Sethi, SP Investing in socially responsible companies is a must for public pension funds – Because there is no better alternative JOURNAL OF BUSINESS ETHICS, 56 (2): 99-129 JAN 2005

2 comments to Ethical Investing at CBU

  • Pam Seville

    Good luck with the recommended ethical changes to responsible investing. I strongly agree with your recommendations.

  • Doug Grant

    There are many options for ethical funds available in the open market. Among the most economical in terms of Management Expense Ratio are the no-load D-class Community Values funds from Phillips Hager North. The MER’s on these funds are at most 1.27%. Until Sun Life makes equivalent funds available, members could adopt the strategy of minimizing contributions to the pension plan itself, and maximizing contributions to an RRSP. It is unlikely that Sun Life would be able to offer such a fund with an MER as low as those on the existing funds they offer within the plan.

Upcoming Events

There are no upcoming events.

Instagrams

  • The CBUFA recognizes the International Day Against Homophobia, Transphobia & Biphobia #IDAHOTB #equality #support #justice #respect #protection #freedom #advocacy #inclusion #solidarity
  • Congratulations to the CBU Class of 2019 🎓 #CBUFA #CBUFAstudents #CBUGrad19 #CapeBretonUniversity #CBU #capebreton #novascotia #nspse #cdnpse #pse #highered #education #community #teaching #research #service #students #faculty #librarians #labinstructors #archivists #researchchairs #nursingpracticeeducators #unionproud
  • The Inaugural Lecture Series allows faculty members who have attained the rank of Full Professor to share selected insights garnered from a decorated career of notable achievements in research, teaching, and service with the university community. This event is hosted by the Office of Research and Graduate Studies. This event is open to all CBU students, staff and faculty as well as the wider community.  Abstract: After floods of revelations of horrifying sexual abuse against children by priests in this region and abroad, and cover-ups by many bishops, “responsible ministry protocols” were put in place (though still not everywhere), the properties of many parishes were liquidated to compensate abuse survivors and apologies were belatedly issued. But the secretive leadership structures remain in place. The concentration of power in a largely unaccountable clergy – including the power to deny sacraments, plus control over money and property –- is still the rule of the church. There is no system of regular, professional performance evaluations of clergy and no clear codes of conduct. There is no role for lay people to vet candidates for pastor or bishop. There are no synods representing the people of the church, not even at the diocesan level. Obedience to designated men, not professional due diligence, is still prized. Without renovation, the current Church structures of concentrated, secretive governance and management lend themselves to abuses of power well into the future.  As a political science professor, expert in governance, and a concerned Catholic with significant parish experience and crisis-management experience, Dr. Tom Urbaniak has been studying models of church governance and options for reform. He has visited Catholic communities that tried new methods of governance and accountability, sometimes thoughtfully defying authoritarian and spiritually impoverished bishops. In this lecture, he will try to answer key questions: Is there hope for the Catholic Church? Can concerned lay Catholics start somewhere? If so, where? Will the interventions make a difference?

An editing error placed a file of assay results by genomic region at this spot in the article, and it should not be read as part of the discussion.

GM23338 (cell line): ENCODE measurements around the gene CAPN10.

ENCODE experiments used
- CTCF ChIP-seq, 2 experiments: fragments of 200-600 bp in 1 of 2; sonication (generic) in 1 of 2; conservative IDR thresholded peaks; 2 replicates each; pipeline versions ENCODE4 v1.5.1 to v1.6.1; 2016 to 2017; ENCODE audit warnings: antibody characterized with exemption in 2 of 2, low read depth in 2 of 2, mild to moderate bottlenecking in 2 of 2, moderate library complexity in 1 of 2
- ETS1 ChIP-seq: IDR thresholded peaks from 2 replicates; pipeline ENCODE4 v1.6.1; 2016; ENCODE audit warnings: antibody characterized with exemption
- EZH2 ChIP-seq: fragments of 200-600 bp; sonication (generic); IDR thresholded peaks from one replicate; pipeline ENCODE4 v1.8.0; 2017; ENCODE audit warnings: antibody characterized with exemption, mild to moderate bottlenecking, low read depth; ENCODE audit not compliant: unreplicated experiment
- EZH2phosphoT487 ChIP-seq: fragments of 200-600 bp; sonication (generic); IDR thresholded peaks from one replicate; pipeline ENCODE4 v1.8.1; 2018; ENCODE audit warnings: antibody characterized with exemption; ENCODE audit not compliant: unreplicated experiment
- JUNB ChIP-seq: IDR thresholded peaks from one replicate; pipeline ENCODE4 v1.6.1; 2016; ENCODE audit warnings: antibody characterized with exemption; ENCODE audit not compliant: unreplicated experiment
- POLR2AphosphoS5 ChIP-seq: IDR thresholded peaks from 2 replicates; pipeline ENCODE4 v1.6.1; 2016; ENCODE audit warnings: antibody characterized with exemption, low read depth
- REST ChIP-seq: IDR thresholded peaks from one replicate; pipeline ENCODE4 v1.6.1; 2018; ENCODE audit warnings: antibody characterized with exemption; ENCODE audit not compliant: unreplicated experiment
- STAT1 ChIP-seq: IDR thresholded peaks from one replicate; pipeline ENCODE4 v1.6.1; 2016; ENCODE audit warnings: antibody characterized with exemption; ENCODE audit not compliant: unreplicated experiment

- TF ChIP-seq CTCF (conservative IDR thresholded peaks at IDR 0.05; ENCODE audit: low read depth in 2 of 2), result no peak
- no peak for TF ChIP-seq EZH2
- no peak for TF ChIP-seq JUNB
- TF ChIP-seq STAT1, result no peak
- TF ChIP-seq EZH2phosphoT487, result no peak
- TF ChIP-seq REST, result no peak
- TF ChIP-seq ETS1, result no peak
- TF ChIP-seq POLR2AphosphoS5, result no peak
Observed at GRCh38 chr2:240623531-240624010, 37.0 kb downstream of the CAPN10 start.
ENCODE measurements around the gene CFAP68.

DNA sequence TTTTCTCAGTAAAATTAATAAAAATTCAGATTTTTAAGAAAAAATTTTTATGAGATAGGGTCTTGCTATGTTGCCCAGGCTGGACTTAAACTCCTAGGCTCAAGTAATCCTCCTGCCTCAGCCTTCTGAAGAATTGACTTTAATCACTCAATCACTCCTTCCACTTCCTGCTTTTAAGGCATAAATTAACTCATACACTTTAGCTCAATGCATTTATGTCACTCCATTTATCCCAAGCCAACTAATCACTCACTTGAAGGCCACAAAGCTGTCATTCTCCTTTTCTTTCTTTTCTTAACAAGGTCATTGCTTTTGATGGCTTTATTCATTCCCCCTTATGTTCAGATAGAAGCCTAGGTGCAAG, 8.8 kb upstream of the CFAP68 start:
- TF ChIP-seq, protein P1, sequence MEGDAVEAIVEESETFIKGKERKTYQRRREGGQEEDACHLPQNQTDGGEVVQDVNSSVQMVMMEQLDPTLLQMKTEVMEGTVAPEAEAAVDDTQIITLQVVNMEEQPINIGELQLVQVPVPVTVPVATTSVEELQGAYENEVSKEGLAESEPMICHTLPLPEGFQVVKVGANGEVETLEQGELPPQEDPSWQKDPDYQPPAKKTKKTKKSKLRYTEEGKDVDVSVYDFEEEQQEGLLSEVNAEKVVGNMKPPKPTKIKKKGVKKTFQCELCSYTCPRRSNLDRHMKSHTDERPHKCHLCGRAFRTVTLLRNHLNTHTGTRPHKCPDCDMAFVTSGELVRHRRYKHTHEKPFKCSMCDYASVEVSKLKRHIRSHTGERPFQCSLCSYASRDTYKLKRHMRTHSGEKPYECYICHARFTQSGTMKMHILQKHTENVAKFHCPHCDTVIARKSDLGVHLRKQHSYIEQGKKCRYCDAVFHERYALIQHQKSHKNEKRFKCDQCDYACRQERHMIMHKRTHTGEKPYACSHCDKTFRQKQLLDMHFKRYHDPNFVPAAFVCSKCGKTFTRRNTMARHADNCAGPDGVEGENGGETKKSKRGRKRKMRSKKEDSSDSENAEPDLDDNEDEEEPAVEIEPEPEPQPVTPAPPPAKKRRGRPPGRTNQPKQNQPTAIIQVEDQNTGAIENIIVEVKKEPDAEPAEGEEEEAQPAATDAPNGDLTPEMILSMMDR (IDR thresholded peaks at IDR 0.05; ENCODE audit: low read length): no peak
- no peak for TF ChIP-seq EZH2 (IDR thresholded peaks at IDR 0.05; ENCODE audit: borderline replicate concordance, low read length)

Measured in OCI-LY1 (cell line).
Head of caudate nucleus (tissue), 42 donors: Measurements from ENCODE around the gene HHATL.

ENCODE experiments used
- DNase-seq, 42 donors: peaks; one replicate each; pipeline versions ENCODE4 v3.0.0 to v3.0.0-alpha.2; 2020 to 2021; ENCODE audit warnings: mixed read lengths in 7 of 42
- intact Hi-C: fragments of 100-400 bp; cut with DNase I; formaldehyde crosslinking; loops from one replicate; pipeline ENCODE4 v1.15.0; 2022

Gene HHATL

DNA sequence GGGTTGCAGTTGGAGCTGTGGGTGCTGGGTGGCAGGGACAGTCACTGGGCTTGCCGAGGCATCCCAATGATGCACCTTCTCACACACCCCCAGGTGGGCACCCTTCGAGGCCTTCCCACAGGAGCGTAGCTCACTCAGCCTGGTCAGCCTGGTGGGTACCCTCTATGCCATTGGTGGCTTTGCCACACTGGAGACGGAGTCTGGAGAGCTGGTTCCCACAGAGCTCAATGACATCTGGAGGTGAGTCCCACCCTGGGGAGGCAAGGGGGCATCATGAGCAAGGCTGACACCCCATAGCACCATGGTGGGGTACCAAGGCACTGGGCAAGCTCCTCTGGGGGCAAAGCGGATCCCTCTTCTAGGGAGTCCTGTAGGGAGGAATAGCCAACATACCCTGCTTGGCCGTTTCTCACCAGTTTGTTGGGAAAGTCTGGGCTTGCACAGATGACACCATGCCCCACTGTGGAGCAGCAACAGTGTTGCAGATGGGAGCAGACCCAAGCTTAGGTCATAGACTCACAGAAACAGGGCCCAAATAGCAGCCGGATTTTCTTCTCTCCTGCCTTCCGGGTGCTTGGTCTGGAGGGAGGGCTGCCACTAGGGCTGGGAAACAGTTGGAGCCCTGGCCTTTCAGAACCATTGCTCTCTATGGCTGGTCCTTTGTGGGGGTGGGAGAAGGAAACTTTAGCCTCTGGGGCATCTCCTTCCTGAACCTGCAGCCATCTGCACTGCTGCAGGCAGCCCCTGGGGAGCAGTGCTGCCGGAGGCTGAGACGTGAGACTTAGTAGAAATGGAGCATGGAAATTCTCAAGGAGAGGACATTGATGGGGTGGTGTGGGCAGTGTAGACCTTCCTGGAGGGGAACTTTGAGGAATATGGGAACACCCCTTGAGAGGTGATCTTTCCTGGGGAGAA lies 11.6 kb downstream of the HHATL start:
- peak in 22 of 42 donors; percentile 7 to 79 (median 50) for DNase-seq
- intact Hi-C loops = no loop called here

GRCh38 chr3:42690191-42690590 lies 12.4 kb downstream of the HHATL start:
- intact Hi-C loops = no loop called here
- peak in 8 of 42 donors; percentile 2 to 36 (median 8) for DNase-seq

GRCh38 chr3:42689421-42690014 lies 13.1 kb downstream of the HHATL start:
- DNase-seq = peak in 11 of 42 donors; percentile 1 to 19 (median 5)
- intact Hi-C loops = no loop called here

Follow Us